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Article |

Hyperuricemic Acute Renal Failure

Carl M. Kjellstrand, MD; Donald C. Campbell II; B. von Hartitzsch, MD; Theodore J. Buselmeier, MD
Arch Intern Med. 1974;133(3):349-359. doi:10.1001/archinte.1974.00320150023002.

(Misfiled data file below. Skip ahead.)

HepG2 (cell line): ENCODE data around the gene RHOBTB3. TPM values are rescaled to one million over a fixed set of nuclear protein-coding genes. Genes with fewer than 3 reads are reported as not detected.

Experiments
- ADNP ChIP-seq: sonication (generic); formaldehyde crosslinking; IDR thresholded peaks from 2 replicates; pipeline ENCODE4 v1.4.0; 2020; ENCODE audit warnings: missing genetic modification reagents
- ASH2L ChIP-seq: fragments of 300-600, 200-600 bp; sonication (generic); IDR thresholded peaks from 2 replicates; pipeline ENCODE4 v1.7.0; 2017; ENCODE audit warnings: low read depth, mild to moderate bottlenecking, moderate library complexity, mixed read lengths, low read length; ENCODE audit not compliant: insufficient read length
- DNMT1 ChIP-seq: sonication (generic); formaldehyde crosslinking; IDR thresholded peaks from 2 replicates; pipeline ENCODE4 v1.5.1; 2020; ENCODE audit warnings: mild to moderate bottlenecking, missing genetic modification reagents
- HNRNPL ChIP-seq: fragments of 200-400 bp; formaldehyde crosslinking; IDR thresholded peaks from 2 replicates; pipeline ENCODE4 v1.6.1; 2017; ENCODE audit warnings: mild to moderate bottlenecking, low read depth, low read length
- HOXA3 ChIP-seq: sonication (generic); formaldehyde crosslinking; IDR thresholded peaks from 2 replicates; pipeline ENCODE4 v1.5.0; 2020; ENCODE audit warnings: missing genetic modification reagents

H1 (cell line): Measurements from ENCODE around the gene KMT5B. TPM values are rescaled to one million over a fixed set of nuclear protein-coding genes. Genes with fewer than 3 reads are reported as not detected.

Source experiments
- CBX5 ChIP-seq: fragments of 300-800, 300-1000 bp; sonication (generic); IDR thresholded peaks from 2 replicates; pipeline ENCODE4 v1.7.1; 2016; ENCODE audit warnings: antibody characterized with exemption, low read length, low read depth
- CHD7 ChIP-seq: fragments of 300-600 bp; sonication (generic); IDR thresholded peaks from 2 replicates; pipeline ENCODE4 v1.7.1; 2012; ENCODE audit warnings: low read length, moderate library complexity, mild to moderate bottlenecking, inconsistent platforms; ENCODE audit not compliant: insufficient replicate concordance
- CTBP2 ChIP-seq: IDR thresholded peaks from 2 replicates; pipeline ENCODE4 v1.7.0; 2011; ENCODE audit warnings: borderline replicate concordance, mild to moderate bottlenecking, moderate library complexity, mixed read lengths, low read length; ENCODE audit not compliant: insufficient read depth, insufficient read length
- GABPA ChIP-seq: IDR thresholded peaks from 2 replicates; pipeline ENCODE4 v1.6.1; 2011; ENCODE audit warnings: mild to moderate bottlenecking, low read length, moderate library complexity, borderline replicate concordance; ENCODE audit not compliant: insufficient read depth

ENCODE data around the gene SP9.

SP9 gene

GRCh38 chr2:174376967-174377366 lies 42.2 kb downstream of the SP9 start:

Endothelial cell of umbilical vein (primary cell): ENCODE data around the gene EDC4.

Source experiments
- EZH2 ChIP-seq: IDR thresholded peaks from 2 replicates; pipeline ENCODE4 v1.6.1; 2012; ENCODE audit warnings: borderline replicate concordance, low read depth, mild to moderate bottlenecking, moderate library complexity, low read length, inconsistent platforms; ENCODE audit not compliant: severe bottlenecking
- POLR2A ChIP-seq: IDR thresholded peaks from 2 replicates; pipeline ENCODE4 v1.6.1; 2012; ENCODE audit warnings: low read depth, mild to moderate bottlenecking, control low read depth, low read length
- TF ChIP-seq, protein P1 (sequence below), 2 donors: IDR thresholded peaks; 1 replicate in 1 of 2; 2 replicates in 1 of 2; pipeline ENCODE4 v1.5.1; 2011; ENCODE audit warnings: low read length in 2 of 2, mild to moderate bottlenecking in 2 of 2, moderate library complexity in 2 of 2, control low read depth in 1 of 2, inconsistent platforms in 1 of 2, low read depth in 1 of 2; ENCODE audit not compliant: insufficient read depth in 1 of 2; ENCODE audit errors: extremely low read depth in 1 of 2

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Sixteen patients with hyperuricemic acute renal failure were treated or had their cases reviewed. Eleven of the patients were treated with dialysis and five were treated conservatively. The prognosis is excellent, as all survived acute renal failure, and renal function rapidly returned to normal after lowering of the uric acid level with dialysis. Dehydration and ureteral obstruction were rare causes of acute renal failure, and prophylactic allopurinol and potent diuretics were not always successful in preventing or aborting it. A high phosphorus-to-uric-acid ratio occurred where hyperuricemic acute renal failure occurred as a complication of chemotherapy with precipitous falls in peripheral white blood cell counts. Hemodialysis is the treatment of choice, being 10 to 20 times more efficient than peritoneal dialysis in the removal of uric acid, and there is no disequilibrium even with rapid hemodialysis.


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